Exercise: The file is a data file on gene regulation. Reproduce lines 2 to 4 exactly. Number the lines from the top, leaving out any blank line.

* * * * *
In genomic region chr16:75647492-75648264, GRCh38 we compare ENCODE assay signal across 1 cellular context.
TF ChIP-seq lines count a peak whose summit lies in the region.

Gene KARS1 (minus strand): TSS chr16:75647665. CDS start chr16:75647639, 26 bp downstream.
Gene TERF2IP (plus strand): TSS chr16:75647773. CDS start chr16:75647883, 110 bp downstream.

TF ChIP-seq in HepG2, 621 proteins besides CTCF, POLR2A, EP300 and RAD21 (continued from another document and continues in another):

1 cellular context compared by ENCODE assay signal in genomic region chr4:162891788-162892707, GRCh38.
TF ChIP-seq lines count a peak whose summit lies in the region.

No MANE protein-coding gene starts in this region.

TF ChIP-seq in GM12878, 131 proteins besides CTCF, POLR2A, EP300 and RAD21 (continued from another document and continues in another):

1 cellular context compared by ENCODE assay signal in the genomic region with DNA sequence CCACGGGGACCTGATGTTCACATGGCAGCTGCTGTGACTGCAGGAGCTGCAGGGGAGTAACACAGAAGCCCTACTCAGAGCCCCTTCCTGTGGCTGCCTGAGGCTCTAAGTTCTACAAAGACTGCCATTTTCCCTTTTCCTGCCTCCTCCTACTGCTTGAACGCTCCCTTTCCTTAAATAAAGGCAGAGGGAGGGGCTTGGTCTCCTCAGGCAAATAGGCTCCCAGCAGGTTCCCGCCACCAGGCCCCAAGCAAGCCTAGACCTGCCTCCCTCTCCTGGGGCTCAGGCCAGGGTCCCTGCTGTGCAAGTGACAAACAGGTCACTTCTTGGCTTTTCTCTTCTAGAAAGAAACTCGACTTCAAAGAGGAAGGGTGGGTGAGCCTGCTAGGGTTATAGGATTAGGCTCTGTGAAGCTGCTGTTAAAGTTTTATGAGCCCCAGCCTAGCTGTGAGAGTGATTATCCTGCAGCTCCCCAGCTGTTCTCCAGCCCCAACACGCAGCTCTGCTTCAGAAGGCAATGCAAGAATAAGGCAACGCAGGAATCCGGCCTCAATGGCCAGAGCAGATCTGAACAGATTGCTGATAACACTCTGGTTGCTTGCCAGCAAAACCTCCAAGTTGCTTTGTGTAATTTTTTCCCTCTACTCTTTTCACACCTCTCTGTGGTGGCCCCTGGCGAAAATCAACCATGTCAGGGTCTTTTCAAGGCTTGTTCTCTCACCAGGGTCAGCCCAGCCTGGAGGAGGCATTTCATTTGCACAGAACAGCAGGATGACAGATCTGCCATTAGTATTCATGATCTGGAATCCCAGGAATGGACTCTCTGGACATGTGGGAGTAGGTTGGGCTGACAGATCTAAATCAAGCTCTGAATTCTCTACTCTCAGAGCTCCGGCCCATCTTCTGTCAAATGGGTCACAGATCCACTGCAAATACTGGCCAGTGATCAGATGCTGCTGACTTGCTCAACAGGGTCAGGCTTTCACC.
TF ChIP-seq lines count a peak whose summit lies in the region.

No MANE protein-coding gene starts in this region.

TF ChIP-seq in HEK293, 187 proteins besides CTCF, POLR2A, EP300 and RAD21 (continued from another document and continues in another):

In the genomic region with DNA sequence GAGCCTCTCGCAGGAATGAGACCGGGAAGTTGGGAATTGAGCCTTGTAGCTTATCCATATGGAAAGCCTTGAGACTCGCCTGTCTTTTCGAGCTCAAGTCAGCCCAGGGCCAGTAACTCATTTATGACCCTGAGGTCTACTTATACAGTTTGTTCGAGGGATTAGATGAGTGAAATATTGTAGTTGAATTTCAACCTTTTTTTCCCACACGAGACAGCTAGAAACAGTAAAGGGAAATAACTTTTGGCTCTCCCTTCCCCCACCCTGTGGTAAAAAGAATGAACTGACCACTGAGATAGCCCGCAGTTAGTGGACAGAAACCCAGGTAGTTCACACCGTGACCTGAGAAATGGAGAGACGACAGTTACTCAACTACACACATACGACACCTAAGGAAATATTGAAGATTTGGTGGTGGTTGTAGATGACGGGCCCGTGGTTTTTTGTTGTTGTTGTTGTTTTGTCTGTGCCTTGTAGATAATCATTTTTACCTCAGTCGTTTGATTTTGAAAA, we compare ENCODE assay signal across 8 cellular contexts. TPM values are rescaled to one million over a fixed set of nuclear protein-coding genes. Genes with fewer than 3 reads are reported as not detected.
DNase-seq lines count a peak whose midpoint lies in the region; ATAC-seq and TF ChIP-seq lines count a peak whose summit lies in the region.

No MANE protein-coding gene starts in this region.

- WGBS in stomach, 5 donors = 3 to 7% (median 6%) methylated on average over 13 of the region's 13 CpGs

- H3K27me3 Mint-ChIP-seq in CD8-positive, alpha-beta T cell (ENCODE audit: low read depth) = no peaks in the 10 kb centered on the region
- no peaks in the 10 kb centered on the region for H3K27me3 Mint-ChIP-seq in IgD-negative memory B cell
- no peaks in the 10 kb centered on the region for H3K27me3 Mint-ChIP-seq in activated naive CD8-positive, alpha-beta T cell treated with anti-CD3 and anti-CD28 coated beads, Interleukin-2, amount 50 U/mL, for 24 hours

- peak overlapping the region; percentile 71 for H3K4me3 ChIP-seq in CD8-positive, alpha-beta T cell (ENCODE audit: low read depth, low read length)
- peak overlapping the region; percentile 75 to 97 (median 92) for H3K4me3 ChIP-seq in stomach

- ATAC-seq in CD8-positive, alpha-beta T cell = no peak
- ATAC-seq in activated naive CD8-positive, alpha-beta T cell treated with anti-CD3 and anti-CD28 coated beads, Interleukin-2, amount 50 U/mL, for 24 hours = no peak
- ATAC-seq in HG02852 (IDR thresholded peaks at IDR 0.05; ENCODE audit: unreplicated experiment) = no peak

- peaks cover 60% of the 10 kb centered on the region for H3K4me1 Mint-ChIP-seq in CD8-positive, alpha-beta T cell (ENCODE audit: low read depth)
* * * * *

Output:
TF ChIP-seq lines count a peak whose summit lies in the region.

Gene KARS1 (minus strand): TSS chr16:75647665. CDS start chr16:75647639, 26 bp downstream.
Gene TERF2IP (plus strand): TSS chr16:75647773. CDS start chr16:75647883, 110 bp downstream.